Sálvese quien deba:
La seguridad del paciente

Perfil profesional

José María Ruiz Ortega
  • Médico
  • Gestor sanitario
  • Máster en Gerencia de Organizaciones Sanitarias: ENS, EADA
  • Auditor Sanitario
  • Master en seguridad del paciente y gestión de riesgos sanitarios en École Centrale Paris
  • Presidente de la Asociación Española de Gestión de Riesgos Sanitarios y Seguridad del Paciente AEGRIS
  • Jefe de Servicio de Seguridad del Paciente. Subdirección General Calidad Asistencial, Seguridad y Evaluación Servicio Murciano Salud. Murcia.

Esta es mi opinión, que ni yo mismo comparto

  • Presentación
  • Twitter
  • Facebook

Me preocupa que la atención sanitaria que reciban los pacientes sea lo más segura posible; me interesa que los profesionales sanitarios trabajen en un ambiente libre de culpas, de cargas añadidas de trabajo y que hagan bien lo que saben; me gustaría que la organización sanitaria sea menos opaca y de verdad practique lo que predica: que el ciudadano es el eje del sistema de salud. Y que cuando todo se viene abajo, seamos capaces de afrontar la crisis con conocimiento y de la manera más propicia.

Read More
Read More



Reseña de: Freedom to speak up. An independent review into creating an open and honest reporting culture in the NHS por Sir Robert Francis QC London. 2015. (https://freedomtospeakup.org.uk/


Following his inquiry into the Mid-Staffordshire NHS Foundation Trust, Sir Robert Francis was commissioned to undertake an independent review of the culture in the NHS.

This report sets out 20 Principles and related Actions which aim to create the right conditions for NHS staff to speak up, share what works right across the NHS and get all organisations up to the standard of the best and provide redress when things go wrong in future. The Principles are:

1. Culture of safety: Every organisation involved in providing NHS healthcare, should actively foster a culture of safety and learning, in which all staff feel safe to raise concerns.

2. Culture of raising concerns: Raising concerns should be part of the normal routine business of any well led NHS organisation.

3. Culture free from bullying: Freedom to speak up about concerns depends on staff being able to work in a culture which is free from bullying and other oppressive behaviours.

4. Culture of visible leadership: All employers of NHS staff should demonstrate, through visible leadership at all levels in the organisation, that they welcome and encourage the raising of concerns by staff.

5. Culture of valuing staff: Employers should show that they value staff who raise concerns, and celebrate the benefits for patients and the public from the improvements made in response to the issues identified.

6. Culture of reflective practice: There should be opportunities for all staff to engage in regular reflection of concerns in their work.

7. Raising and reporting concerns: All NHS organisations should have structures to facilitate both informal and formal raising and resolution of concerns.

8. Investigations: When a formal concern has been raised, there should be prompt, swift, proportionate, fair and blame-free investigations to establish the facts.

9. Mediation and dispute resolution: Consideration should be given at an early stage to the use of expert interventions to resolve conflicts, rebuild trust or support staff who have raised concerns.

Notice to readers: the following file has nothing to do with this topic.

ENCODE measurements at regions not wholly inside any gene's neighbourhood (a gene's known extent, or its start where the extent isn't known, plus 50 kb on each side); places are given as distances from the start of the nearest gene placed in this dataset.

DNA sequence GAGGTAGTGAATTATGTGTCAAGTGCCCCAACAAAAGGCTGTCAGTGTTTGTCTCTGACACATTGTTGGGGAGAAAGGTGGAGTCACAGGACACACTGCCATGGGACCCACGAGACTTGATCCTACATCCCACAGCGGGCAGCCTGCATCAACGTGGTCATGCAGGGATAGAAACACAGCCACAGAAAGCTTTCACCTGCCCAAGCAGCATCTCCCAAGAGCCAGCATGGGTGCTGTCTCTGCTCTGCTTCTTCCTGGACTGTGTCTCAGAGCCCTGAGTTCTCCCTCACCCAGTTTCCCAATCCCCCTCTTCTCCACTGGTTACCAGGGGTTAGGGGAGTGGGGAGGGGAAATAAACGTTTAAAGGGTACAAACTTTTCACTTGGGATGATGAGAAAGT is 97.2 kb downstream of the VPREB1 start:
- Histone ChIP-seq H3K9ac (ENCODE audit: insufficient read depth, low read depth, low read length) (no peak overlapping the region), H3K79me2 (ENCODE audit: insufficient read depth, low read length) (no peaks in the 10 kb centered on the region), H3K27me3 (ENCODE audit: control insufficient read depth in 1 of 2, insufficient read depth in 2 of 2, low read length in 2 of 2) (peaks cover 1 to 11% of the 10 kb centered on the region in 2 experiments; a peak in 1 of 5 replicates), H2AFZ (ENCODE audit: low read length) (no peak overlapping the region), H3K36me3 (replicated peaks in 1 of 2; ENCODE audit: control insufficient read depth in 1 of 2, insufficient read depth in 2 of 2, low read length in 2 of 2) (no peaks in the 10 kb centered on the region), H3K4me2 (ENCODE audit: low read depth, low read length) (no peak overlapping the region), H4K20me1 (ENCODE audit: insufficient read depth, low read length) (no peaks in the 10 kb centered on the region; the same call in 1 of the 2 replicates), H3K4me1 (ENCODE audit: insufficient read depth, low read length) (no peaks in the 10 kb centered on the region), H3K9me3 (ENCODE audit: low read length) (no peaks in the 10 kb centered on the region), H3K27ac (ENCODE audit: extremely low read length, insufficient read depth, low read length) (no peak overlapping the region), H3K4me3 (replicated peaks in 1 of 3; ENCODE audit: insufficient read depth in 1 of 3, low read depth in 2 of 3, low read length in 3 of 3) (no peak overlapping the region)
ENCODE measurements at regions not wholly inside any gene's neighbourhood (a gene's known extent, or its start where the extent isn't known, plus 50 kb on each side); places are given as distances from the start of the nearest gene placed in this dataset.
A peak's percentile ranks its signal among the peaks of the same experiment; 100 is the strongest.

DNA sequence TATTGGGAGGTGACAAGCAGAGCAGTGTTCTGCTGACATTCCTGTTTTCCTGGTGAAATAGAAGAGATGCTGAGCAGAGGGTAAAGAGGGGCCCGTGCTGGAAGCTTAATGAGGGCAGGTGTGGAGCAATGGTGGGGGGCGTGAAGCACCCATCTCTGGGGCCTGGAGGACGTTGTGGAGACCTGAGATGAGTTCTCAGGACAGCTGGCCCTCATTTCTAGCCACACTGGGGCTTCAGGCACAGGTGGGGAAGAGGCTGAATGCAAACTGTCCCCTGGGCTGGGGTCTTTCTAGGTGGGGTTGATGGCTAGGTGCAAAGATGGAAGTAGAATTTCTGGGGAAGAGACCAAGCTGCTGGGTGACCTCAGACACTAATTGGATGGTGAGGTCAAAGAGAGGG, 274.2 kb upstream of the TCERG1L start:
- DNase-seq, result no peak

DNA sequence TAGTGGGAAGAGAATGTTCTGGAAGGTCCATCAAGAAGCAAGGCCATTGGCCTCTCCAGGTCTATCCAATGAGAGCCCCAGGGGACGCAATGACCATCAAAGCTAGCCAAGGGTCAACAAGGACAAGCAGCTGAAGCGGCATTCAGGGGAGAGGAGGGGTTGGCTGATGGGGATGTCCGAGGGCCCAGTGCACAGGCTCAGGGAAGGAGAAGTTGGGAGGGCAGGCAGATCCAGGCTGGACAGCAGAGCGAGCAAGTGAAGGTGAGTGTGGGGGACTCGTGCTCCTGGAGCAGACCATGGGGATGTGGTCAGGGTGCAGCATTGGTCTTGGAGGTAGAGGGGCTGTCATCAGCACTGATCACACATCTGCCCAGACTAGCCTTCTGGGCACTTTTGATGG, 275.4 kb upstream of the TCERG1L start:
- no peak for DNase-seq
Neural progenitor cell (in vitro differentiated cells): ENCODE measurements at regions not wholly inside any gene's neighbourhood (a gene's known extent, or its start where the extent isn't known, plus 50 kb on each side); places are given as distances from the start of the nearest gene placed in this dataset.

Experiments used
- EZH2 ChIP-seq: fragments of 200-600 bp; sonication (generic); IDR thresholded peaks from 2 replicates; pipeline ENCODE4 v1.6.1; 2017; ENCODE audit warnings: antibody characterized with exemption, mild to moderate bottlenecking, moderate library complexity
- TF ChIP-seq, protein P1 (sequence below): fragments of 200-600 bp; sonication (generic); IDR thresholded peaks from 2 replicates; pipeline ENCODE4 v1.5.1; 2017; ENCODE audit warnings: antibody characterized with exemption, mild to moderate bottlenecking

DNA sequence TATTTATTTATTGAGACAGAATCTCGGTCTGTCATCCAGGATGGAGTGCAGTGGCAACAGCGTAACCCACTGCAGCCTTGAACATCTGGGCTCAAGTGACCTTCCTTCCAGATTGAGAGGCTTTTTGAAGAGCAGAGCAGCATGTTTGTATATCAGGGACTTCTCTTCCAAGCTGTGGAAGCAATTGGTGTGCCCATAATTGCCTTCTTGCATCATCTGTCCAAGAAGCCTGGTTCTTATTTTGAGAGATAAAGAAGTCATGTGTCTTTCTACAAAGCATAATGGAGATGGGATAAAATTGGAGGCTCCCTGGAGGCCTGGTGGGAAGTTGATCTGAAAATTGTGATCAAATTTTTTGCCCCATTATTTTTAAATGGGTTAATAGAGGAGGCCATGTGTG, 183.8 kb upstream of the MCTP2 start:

10. Training: Every member of staff should receive training in their organisation’s approach to raising concerns and in receiving and acting on them.

11. Support: All NHS organisations should ensure that there is a range of persons to whom concerns can be reported easily and without formality. They should also provide staff who raise concerns with ready access to mentoring, advocacy, advice and counselling.

12. Support to find alternative employment in the NHS: Where a NHS worker who has raised a concern cannot, as a result, continue in their current employment, the NHS should fulfil its moral obligation to offer support.

13. Transparency: All NHS organisations should be transparent in the way they exercise their responsibilities in relation to the raising of concerns, including the use of settlement agreements.

14. Accountability: Everyone should expect to be held accountable for adopting fair, honest and open behaviours and practices when raising or receiving and handling concerns. There should be personal and organisational accountability for: • poor practice in relation to encouraging the raising of concerns and responding to them • the victimisation of workers for making public interest disclosures • raising false concerns in bad faith or for personal benefit • acting with disrespect or other unreasonable behaviour when raising or responding to concerns • inappropriate use of confidentiality clauses

15. External Review: There should be an Independent National Officer (INO) resourced jointly by national systems regulators and oversight bodies and authorised by them to carry out the functions described in this report.

16. Coordinated Regulatory Action: There should be coordinated action by national systems and professional regulators to enhance the protection of NHS workers making protected disclosures and of the public interest in the proper handling of concerns.

17. Recognition of organisations: CQC should recognise NHS organisations which show they have adopted and apply good practice in the support and protection of workers who raise concerns.

18. Students and Trainees: All principles in this report should be applied with necessary adaptations to education and training settings for students and trainees working towards a career in healthcare.

19. Primary Care: All principles in this report should apply with necessary adaptations in primary care.

20. Legal protection should be enhanced.


Tomado de http://www.safetyandquality.gov.au

You have no rights to post comments